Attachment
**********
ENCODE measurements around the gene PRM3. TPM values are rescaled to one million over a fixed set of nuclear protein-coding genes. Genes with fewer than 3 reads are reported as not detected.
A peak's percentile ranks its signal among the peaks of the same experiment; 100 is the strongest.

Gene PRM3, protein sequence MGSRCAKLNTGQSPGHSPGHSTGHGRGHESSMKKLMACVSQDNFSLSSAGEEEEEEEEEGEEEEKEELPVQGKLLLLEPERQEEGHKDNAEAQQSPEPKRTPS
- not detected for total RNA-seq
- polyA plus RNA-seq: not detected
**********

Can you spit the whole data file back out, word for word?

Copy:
ENCODE measurements around the gene PRM3. TPM values are rescaled to one million over a fixed set of nuclear protein-coding genes. Genes with fewer than 3 reads are reported as not detected.
A peak's percentile ranks its signal among the peaks of the same experiment; 100 is the strongest.

Gene PRM3, protein sequence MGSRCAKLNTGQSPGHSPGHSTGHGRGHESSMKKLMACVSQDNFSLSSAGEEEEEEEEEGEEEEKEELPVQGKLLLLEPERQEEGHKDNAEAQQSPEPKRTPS
- not detected for total RNA-seq
- polyA plus RNA-seq: not detected